Some were easy to photograph, like this Treepie. (begging for food, unsuccessfully.)

Some were difficult to photograph, like this heron with a frog in its beak.

Some were cute, like this Spotted Owlet.

Some were colorful, like this Indian Roller. (also difficult.)

Many of my photos were just for species ID, so that we could verify our sightings.
Sometimes though, I was able to focus more on the photo and less on the bird, like this one of a Martin. (similar to a Swallow.)

Or this one, of a Black Drongo.

I have a lot of boring photos of interesting birds. (owls, eagles, ducks, storks, etc.)
I also have interesting photos of boring birds, like these Rock Pigeons.

Dec 20: India Part 6

Recall what an 'average' tiger sighting might be, from a few posts ago.
Just 1 tiger, in the brush, for 30 seconds, with 50 or more people.

Here's what an extraordinary tiger sighting might be.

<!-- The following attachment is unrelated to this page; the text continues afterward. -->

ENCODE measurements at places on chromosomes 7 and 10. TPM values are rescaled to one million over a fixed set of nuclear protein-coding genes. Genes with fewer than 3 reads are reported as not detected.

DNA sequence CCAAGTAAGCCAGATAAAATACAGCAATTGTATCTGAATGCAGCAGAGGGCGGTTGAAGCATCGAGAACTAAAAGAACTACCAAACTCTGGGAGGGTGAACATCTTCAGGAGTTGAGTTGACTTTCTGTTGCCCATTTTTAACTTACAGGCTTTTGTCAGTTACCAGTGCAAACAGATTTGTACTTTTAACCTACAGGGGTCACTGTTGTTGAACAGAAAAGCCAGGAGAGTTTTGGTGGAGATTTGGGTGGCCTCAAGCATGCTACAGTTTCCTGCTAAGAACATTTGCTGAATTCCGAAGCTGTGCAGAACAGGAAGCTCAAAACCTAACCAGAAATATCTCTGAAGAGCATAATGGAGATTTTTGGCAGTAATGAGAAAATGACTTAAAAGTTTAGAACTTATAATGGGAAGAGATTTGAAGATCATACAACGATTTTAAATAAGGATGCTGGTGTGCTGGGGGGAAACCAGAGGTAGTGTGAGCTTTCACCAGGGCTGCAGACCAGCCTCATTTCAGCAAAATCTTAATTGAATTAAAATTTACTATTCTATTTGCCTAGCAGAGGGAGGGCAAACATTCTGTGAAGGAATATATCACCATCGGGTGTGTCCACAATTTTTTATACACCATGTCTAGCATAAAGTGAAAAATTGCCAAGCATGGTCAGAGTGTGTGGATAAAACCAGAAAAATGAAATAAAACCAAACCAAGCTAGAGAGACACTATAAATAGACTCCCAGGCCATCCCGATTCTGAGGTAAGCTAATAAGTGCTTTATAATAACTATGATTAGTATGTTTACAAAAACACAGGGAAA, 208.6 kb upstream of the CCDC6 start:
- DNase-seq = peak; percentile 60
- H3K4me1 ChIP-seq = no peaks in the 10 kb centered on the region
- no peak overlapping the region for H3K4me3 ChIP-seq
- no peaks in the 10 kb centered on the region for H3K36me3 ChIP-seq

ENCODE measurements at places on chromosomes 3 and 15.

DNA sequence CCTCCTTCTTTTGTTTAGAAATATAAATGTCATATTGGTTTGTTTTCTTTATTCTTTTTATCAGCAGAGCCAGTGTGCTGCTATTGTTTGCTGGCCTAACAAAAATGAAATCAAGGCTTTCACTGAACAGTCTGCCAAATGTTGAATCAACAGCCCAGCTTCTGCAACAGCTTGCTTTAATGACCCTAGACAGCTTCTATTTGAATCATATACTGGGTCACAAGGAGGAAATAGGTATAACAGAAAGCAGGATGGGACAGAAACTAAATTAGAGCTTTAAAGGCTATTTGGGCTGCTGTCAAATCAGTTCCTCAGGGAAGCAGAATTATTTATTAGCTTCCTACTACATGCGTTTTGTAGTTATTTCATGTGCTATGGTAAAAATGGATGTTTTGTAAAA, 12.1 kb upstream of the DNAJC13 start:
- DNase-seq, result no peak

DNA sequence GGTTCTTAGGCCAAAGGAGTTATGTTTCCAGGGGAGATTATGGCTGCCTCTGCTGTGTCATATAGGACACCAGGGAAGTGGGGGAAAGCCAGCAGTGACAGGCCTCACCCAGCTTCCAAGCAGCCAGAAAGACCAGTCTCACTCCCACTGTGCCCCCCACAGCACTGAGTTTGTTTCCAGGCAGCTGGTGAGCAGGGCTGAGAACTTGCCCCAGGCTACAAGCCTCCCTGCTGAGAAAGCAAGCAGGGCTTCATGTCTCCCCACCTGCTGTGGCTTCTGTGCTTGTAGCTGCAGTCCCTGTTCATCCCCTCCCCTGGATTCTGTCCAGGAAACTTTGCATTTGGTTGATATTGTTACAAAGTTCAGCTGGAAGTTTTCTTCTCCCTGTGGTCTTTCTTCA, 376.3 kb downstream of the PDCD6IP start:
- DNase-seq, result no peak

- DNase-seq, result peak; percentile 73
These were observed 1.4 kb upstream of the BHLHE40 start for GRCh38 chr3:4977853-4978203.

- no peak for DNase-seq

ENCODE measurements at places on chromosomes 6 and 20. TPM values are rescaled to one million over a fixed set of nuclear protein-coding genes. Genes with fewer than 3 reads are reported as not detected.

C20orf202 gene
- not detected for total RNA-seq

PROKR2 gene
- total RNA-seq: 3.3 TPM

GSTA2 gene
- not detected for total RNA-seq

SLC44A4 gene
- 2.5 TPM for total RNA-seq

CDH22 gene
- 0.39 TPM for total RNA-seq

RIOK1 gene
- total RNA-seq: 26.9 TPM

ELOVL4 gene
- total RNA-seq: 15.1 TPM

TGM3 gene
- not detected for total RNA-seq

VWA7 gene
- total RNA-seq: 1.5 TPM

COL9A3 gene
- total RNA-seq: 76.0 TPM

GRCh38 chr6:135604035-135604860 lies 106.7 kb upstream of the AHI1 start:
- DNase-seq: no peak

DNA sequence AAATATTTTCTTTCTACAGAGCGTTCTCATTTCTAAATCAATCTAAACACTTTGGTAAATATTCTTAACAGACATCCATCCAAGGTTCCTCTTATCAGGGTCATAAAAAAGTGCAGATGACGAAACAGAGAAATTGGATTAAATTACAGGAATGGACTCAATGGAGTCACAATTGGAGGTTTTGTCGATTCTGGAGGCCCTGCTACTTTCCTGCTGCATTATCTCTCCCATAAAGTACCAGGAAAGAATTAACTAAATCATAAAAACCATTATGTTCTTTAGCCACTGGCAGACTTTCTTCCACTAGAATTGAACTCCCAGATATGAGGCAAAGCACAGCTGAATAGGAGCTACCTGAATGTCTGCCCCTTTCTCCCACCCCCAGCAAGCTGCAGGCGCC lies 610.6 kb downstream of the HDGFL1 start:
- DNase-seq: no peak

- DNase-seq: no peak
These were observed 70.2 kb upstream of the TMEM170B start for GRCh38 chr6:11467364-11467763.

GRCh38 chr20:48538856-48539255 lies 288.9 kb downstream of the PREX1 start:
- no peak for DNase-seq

First, a female.

She lays in the road just in front of us.

Maybe 7 meters from the jeep?

Then a male, her brother, emerges. These 'cubs' are ~20 months old, nearly full grown, and soon to become independent.

He marks the tree and has a stretch.

He weighs roughly 200 kilos (over 400 lbs).

The siblings walk leisurely down the road.

As we follow, a second male (another brother) steps out behind us.

We wait for him to cross the road to join the others.

All three drink from the pond, then scamper off into the brush.

Total elapsed time between the first frame and the last: 26 minutes.
Or 1560 seconds, which is a bit longer than 'average.'

December 19, 2010

Dec 19: India Part 5

We had the opportunity to see some 'women crafts.' At first, I thought it would be a tourist-trap thing, where the 'local art' is really made off-site and brought in to sell as overpriced souvenirs to foreigners.